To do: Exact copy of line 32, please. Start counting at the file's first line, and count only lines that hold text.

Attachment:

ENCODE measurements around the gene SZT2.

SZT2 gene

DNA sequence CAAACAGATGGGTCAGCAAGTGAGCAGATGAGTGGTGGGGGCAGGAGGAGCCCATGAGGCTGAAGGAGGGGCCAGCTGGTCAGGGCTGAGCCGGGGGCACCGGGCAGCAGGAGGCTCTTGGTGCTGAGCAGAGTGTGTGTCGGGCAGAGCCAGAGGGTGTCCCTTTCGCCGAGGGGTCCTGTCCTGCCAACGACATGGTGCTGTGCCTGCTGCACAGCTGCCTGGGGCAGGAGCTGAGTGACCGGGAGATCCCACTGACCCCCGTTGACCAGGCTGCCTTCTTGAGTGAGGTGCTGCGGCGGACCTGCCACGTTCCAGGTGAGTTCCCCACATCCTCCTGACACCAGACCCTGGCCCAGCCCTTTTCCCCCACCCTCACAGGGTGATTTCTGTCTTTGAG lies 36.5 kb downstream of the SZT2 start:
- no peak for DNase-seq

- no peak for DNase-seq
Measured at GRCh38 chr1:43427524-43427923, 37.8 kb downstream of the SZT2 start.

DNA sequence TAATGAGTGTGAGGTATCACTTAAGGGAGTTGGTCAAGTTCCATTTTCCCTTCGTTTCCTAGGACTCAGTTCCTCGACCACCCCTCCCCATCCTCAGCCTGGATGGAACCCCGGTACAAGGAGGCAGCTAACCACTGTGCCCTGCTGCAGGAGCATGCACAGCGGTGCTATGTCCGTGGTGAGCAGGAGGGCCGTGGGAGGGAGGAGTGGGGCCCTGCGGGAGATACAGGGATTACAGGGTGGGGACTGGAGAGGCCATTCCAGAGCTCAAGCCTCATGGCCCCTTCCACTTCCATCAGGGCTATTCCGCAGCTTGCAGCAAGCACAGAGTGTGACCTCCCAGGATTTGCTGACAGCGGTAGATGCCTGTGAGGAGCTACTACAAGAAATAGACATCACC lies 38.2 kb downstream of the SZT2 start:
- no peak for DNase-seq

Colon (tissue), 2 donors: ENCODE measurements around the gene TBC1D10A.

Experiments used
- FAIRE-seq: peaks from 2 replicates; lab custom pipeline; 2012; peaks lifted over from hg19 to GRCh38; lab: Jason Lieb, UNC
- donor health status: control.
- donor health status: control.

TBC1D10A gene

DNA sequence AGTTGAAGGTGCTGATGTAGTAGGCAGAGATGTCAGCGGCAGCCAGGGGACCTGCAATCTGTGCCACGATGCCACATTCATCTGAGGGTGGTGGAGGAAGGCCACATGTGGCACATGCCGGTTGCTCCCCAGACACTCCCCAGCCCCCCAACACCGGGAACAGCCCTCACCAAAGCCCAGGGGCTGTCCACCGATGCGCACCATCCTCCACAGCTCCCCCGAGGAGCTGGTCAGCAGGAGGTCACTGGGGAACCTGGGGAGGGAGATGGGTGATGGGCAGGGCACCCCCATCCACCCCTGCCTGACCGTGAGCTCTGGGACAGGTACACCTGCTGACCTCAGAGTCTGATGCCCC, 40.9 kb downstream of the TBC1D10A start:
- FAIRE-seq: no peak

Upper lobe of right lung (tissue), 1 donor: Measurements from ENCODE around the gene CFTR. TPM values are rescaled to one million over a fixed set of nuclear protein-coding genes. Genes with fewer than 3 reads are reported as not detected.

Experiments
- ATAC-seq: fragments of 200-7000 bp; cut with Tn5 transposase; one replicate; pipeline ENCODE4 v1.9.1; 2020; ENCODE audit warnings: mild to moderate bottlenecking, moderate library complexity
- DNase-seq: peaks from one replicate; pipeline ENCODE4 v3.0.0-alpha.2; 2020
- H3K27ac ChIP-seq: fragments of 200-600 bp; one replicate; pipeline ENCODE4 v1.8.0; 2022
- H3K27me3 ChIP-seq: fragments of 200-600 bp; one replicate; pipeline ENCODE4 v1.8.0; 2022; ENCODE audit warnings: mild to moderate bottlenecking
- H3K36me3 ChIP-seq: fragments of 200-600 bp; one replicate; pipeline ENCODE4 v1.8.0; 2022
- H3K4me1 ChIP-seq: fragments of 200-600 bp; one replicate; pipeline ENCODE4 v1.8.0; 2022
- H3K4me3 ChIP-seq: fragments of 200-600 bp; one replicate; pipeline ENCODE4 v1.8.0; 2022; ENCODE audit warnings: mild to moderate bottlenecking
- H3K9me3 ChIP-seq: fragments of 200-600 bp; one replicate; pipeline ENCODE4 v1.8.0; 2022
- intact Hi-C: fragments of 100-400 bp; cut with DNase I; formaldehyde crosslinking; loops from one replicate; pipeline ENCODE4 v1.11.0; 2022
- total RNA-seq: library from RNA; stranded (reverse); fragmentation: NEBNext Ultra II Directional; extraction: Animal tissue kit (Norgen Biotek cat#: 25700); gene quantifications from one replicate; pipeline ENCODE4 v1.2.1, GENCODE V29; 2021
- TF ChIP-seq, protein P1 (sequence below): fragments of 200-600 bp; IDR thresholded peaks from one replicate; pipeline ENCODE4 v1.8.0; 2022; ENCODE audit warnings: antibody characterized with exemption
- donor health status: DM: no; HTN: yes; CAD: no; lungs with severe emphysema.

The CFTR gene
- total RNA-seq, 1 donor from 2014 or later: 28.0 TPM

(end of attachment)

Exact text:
- total RNA-seq, 1 donor from 2014 or later: 28.0 TPM